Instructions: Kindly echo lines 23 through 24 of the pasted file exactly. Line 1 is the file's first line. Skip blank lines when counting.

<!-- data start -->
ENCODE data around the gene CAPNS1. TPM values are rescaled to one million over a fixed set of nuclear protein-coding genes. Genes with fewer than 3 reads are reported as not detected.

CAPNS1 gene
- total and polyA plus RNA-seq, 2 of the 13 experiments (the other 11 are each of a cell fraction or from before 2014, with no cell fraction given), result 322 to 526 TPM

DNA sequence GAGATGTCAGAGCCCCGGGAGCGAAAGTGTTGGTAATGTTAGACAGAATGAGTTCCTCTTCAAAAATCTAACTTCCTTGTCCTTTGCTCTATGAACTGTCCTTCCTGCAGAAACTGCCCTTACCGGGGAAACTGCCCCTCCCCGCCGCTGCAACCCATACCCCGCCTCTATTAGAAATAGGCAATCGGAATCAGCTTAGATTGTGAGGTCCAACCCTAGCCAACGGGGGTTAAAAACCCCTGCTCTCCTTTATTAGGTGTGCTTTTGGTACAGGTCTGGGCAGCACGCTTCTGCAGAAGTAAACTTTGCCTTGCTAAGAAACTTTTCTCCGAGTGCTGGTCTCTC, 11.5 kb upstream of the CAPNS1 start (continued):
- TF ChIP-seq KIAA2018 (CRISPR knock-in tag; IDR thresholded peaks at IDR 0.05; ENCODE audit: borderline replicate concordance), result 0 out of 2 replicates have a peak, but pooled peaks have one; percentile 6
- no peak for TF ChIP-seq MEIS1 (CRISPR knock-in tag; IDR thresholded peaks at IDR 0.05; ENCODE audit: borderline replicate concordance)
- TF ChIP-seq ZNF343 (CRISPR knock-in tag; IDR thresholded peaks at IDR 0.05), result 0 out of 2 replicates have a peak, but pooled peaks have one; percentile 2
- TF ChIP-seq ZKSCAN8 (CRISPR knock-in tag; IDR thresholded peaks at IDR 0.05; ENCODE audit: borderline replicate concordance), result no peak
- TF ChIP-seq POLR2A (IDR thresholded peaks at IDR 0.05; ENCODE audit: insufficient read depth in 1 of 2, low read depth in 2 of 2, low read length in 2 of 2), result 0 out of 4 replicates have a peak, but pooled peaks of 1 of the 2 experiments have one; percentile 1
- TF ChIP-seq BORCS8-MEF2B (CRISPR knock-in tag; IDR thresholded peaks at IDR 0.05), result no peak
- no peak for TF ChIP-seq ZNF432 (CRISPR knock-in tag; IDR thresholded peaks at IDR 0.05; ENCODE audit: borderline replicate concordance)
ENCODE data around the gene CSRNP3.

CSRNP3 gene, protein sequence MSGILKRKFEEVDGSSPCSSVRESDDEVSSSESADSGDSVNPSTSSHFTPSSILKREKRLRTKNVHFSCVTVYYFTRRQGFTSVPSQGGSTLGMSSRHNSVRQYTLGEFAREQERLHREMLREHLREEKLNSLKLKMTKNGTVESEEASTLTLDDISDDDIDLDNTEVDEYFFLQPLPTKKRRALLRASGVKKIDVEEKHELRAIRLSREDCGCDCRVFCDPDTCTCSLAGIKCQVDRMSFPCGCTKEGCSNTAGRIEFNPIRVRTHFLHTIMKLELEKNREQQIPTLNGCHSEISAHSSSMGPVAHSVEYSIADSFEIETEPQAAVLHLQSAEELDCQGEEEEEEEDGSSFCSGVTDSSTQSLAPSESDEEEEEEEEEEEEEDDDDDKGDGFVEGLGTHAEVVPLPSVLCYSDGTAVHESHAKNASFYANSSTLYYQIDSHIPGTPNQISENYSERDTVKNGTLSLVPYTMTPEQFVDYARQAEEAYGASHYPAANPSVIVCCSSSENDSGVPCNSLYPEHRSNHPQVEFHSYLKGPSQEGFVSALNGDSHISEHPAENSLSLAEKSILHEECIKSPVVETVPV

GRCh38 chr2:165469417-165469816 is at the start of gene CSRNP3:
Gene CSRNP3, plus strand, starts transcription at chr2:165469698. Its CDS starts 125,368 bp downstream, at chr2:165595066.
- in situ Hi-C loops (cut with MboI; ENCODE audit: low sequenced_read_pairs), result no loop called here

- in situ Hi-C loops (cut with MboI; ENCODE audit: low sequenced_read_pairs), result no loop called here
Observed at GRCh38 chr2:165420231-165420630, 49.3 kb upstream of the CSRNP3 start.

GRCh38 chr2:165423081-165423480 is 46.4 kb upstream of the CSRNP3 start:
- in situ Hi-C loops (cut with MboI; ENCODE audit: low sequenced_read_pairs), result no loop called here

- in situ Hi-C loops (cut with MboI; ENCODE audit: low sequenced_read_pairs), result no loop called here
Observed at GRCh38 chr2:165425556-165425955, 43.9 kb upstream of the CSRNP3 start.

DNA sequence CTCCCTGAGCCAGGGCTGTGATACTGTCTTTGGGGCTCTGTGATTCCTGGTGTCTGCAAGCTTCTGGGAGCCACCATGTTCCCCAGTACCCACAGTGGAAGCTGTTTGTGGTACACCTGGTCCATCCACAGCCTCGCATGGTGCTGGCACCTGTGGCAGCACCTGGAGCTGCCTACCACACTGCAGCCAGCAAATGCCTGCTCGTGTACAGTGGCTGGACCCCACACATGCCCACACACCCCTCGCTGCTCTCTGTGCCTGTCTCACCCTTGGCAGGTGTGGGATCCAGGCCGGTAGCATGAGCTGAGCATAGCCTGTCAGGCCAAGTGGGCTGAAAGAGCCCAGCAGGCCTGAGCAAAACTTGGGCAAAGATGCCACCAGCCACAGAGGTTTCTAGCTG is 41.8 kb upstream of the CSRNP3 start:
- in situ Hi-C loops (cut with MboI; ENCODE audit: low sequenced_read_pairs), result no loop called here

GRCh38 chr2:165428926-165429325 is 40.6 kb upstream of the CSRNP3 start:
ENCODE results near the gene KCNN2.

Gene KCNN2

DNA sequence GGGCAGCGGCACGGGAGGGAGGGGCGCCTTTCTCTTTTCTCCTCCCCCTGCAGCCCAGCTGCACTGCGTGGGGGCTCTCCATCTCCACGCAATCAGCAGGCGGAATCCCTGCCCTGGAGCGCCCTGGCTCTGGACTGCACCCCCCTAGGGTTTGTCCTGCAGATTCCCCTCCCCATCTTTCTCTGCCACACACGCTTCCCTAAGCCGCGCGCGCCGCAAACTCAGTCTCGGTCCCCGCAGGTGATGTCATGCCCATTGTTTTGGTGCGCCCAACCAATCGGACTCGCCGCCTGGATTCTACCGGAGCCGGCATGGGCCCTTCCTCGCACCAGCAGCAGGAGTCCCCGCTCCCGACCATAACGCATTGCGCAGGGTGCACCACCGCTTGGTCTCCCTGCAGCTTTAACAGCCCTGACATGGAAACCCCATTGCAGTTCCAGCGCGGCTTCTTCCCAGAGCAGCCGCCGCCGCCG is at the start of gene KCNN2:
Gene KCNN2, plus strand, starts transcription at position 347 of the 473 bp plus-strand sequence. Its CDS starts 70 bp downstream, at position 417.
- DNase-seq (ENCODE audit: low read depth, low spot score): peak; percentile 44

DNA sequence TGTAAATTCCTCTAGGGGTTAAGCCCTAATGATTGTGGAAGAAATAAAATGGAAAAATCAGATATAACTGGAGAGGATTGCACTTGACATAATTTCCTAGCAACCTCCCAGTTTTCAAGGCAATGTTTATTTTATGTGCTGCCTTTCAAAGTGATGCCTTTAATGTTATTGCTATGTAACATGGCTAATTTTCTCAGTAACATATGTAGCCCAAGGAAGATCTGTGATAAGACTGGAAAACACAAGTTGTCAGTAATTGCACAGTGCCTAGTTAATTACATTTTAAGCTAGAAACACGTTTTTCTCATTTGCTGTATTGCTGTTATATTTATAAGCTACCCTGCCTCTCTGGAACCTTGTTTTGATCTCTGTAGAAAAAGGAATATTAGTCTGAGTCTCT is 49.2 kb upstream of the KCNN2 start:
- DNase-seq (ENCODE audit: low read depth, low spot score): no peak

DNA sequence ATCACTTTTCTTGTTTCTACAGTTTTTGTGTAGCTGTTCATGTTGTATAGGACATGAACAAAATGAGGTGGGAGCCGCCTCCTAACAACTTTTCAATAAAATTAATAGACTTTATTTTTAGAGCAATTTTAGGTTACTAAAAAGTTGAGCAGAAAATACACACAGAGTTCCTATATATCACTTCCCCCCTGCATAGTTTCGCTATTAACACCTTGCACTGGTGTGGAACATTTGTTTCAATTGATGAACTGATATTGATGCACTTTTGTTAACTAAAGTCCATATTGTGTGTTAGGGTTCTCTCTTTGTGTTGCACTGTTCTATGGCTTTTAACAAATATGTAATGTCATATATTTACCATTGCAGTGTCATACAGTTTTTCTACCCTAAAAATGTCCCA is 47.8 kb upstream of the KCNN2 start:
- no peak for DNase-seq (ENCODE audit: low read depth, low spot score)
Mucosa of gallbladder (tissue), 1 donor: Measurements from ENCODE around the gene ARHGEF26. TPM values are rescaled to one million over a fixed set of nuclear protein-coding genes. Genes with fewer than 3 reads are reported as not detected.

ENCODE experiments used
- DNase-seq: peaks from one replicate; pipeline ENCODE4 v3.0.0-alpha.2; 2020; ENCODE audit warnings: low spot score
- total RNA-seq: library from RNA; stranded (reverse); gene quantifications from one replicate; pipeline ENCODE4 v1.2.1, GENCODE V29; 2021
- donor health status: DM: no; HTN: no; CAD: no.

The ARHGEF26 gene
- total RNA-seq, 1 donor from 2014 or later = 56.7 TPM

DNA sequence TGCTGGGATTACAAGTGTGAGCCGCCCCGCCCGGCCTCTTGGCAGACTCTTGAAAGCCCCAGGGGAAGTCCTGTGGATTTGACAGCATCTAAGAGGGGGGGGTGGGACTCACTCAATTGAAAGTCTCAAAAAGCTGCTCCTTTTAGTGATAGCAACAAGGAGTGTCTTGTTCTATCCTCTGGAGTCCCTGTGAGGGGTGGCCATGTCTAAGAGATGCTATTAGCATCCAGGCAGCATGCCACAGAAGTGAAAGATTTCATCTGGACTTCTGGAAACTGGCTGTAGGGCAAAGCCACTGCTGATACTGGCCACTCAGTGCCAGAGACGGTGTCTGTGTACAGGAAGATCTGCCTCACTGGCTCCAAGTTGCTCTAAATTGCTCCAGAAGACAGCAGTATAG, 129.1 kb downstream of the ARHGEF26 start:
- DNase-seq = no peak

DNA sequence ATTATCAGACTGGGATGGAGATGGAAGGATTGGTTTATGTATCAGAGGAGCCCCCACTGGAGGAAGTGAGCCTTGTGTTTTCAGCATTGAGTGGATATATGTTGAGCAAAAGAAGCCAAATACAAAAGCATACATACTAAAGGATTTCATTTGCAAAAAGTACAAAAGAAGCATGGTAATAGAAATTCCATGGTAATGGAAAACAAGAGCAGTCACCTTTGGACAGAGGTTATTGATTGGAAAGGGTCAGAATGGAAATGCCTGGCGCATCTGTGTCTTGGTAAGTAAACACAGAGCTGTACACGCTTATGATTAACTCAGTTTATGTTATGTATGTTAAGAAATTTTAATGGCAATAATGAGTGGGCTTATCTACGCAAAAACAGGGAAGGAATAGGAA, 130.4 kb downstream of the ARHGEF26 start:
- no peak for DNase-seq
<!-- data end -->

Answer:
DNA sequence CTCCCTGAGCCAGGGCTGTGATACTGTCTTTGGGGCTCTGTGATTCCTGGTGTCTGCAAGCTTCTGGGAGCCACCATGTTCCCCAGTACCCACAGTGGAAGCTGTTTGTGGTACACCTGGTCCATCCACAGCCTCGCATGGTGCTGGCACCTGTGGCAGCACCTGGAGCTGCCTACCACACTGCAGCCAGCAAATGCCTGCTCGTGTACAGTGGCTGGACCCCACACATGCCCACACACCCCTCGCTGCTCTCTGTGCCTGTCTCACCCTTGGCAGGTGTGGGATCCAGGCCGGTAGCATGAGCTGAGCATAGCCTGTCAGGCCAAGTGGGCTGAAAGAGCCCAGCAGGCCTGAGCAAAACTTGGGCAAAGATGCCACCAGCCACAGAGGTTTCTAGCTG is 41.8 kb upstream of the CSRNP3 start:
- in situ Hi-C loops (cut with MboI; ENCODE audit: low sequenced_read_pairs), result no loop called here